Let's consider a portfolio with a potential upside of 15% and a potential downside of 10% over the next 6 months, compared to a benchmark with a 10% upside and a 6% downside. This portfolio's 95% Historical Capture would reflect 167% on the downside and only 150% on the upside - illustrating potentially inefficient risk exposure, relative to the benchmark.
Part of being investing for the long-term is making sure all of your proverbial eggs aren't in one basket. With the Asset Classification widget, painting this picture for your clients or prospects is easier than ever.
Here, we've framed a high-level asset classification (stocks, bonds, cash, other) in the same visual as a more detailed equity and bond sector overview. This allows you to visualize the weight of a particular sector relative to the overall portfolio not just its asset class.
Equities are broken down in the following sectors:
- Basic Materials
- Consumer Defensive
- Consumer Cyclical
- Financial Services
- Real Estate
- Health Care
- Communication Services
Bonds (individual bonds as well as the bond portion of mutual funds and ETFs) are sorted into either Government, Municipal, Corporate, or Other.
You'll notice that the table above lists the same categorization for your selected benchmark, allowing you to not only discuss the portfolio, but also compare its composition to that of the benchmark. This table also surfaces the average duration and maturity of the bond portion of the portfolio.
You can explore a portfolio's exposure throughout the world in the Regional Exposure widget. Here we illustrate the portfolio's exposure over the following seven geographic regions: North America, Latin America, Europe, Asia, Middle East, Africa, and Oceania. Hover over any of the geographic regions, or click on one in the corresponding table, for a breakdown of the subregions within the geographic regions symbolized on the map.
Regional Exposure also includes benchmark references in both the chart and table areas.
Stats is packed with tools to keep you prepared for those analytics-focused client conversations. You can explore portfolio composition through even more lenses:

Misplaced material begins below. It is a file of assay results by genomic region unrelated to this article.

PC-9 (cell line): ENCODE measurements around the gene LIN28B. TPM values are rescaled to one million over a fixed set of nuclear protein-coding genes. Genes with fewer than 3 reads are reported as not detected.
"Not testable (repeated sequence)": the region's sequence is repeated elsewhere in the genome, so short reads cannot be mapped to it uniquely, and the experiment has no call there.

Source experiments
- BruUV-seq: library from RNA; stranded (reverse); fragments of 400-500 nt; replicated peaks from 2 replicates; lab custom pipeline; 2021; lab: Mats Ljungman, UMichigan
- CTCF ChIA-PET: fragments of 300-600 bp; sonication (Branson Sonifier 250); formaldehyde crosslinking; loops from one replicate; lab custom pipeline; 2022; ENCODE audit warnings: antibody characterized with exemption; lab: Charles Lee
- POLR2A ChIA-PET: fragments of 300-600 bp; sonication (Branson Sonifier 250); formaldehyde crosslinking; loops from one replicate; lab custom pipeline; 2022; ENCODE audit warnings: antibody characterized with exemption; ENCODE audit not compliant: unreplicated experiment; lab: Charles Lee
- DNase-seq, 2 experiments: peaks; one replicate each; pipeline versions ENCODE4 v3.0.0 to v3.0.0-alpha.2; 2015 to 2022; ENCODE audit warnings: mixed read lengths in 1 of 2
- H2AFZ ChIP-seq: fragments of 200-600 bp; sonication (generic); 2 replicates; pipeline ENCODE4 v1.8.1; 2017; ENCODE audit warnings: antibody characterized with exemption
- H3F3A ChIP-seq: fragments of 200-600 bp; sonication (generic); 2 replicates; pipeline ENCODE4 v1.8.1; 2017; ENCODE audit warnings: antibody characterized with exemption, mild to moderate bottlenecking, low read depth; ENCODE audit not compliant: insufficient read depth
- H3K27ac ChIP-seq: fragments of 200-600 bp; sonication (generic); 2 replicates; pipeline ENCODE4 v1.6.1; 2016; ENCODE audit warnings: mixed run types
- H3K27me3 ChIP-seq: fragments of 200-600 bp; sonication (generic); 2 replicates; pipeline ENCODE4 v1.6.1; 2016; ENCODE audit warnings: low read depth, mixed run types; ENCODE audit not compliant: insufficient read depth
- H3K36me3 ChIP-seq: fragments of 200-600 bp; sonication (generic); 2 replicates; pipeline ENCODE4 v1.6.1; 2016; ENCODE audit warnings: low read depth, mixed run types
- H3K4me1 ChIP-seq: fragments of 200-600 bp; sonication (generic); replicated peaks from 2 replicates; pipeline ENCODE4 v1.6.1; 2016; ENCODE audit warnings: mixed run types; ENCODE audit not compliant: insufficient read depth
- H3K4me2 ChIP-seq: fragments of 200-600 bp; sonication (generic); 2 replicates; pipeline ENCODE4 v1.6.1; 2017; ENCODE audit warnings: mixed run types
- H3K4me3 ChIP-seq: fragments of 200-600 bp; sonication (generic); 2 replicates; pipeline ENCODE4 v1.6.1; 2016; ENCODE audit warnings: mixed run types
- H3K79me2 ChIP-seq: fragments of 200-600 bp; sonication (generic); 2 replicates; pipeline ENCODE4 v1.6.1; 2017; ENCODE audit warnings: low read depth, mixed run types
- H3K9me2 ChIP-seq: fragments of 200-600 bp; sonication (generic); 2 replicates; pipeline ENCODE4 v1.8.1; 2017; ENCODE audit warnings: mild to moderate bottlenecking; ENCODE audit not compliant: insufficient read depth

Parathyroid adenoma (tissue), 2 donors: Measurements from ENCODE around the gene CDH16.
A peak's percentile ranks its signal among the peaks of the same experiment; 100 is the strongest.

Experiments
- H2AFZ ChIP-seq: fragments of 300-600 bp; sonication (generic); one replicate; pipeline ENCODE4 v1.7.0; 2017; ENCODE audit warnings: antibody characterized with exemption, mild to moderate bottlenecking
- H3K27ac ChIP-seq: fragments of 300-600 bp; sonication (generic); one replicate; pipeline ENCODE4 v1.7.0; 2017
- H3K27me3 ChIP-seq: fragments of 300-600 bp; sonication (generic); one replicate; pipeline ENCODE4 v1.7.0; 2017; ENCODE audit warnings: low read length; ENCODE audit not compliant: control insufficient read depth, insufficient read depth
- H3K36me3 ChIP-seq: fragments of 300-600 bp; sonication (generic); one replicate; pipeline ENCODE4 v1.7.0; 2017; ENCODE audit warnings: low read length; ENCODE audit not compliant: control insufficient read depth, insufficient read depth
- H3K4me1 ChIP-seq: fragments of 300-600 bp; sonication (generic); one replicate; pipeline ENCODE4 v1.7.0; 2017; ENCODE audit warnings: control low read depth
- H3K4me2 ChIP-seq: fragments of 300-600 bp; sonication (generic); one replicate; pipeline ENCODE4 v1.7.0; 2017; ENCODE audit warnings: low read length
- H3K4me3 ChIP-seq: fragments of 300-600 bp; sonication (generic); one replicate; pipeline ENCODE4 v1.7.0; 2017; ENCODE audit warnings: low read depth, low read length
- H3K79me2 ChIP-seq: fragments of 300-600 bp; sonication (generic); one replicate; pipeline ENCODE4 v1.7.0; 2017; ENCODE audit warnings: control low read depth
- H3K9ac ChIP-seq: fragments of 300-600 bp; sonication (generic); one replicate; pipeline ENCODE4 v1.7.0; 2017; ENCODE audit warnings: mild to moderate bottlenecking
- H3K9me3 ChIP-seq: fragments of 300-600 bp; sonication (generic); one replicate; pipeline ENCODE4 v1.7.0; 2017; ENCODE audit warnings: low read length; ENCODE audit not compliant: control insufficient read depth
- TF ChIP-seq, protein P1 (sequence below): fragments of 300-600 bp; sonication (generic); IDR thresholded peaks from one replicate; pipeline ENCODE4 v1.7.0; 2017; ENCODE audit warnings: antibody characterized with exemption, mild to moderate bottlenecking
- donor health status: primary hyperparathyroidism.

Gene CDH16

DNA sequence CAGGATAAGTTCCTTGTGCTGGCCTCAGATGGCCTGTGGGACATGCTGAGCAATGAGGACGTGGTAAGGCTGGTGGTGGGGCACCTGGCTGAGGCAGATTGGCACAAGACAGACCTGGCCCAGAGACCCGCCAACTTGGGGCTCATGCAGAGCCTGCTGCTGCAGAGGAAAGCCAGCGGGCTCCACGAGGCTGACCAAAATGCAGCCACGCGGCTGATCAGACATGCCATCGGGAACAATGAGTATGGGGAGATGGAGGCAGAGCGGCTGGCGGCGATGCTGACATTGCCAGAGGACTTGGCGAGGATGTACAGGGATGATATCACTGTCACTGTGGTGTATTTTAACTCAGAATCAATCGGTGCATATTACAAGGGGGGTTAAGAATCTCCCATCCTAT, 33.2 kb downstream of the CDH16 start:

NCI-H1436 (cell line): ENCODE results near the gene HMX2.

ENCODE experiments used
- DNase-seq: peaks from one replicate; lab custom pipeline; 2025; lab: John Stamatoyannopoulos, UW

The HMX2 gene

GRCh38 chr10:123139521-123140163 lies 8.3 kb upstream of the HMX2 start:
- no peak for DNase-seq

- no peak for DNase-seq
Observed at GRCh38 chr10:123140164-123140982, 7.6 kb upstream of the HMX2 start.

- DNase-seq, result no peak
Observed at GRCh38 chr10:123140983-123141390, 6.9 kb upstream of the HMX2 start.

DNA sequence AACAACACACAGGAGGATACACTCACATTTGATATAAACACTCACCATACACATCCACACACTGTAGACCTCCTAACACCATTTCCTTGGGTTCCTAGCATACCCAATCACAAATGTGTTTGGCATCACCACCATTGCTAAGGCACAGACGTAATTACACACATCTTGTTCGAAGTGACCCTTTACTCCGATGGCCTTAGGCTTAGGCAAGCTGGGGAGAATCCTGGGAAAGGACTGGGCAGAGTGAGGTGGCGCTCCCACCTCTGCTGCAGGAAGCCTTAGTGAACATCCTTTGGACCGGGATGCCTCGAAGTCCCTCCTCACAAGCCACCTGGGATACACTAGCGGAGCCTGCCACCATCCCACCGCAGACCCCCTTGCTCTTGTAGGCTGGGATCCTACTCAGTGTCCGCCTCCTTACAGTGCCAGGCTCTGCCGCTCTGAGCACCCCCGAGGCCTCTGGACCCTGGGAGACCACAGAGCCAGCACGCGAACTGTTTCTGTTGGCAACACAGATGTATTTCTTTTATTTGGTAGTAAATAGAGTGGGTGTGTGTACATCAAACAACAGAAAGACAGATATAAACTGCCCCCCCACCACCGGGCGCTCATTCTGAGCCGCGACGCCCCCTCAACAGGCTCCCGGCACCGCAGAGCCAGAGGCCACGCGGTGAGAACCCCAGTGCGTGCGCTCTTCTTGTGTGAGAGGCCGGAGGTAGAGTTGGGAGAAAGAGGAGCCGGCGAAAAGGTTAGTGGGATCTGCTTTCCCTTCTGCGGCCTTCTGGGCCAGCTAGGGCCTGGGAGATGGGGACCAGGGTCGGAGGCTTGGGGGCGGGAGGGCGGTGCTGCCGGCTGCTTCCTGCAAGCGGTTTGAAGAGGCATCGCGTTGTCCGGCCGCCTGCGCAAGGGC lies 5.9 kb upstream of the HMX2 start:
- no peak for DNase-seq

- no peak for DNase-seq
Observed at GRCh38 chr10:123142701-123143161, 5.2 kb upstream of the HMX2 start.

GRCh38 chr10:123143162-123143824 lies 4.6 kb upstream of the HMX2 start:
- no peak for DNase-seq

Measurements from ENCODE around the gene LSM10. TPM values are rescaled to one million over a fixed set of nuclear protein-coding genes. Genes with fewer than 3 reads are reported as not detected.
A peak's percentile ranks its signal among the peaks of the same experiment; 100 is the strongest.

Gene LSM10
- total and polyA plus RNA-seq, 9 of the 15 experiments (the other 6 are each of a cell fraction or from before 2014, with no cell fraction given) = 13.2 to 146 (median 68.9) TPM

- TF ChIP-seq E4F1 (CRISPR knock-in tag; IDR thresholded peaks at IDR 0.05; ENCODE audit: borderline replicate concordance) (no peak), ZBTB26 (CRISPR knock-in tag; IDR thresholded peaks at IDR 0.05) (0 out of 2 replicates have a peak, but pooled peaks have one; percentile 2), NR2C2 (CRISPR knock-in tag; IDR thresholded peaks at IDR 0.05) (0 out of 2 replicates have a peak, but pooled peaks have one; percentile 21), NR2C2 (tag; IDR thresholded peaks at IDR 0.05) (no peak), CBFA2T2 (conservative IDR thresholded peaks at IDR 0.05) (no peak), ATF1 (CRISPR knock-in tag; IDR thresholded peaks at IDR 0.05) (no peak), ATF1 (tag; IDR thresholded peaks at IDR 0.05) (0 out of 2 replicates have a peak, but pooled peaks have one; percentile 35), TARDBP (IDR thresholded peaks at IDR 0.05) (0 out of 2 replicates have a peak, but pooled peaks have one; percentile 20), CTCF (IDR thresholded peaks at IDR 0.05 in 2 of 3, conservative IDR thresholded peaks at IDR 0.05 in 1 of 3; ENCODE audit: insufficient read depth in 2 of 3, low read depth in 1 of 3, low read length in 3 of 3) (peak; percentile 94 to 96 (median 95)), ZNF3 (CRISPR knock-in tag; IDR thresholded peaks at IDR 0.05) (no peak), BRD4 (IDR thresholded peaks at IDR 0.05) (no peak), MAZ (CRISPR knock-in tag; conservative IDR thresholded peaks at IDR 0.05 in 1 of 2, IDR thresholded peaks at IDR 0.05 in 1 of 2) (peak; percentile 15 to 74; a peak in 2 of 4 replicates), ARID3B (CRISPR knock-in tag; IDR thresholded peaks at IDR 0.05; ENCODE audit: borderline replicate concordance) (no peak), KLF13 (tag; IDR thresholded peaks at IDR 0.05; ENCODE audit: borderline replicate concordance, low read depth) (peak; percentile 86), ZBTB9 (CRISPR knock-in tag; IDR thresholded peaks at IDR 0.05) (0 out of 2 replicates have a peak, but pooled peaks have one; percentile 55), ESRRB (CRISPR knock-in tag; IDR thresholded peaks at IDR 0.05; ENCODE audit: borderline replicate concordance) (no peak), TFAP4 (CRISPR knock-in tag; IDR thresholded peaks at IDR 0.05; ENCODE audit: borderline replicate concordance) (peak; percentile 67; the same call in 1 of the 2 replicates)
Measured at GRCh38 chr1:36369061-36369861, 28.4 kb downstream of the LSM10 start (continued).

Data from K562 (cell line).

Risk and Reward
Tabular comparisons are fantastic for analysis, but visuals help you bring that powerful data to life with your clients. The Risk and Reward scatterplot helps you paint the picture of portfolio risk efficiency and gives you the flexibility of shifting time frames and diving into portfolio composition.
The chart plots average annual return and annualized standard deviation, with the ability to shift between 1Y, 3Y, and 5Y time frames. For your selected portfolio, you'll be able to "zoom in" to view where that portfolio's top 10 holdings (by allocation percentage) fall on the very same graph.
Size and Style
The equity portion of the portfolio is further explored in Size and Style, where we've categorized the "market cap class" of the portfolio's equity exposure into Small, Mid, and Large Cap, and the "investment style class" of the portfolio's equity exposure into Value, Blend, and Growth. Evaluation of investment style is based on a number of factors including revenue growth rate, earnings growth, EPS, price-to-earnings ratio, and price-to-book, among others.
Size and Style flexibly groups this data by either "Size" or "Style" allowing you to quickly summarize the portion of the portfolio that is, for instance, Large Cap Equity or Growth.
You have two options for generating a printable Stats output. After clicking Create Report on a client or model portfolio, each are found under the Portfolio Reports section of your report creation modal. From there you have the option to print a Stats report focused on a single portfolio or proposal (Stats Overview) or print a comparison report, that compares two selected portfolios or proposals (Stats Comparison).
When printing a Stats report you'll have the following available configurations:
- Report Title: Edits the title text on the report's cover page
- Selected Portfolio and Comparison Portfolio: When printing this report for a model, you'll be able to select from any of your models or models you've subscribed to in our Partner Store. When printing for a client, you'll be able to select from any of that client's historical portfolios or proposal you've created for them.
- Benchmark: You'll have access to all the same benchmark selections you have in-product.
- Report Sections: Each of the sections in either Stats report can be turned on or off when generating the report
- Modeled Performance Settings: Both Stats reports include a modeled performance section. When including this section, you'll select a primary timeframe - used for both the performance chart and associated statistics. We'll also surface those same statistics for up to 2 supplemental timeframes.
Getting Value Out of Advanced Portfolio Analytics
Want to see Stats in action? Check out our Stats webinar with Jonathan Scott, Director of Core Product.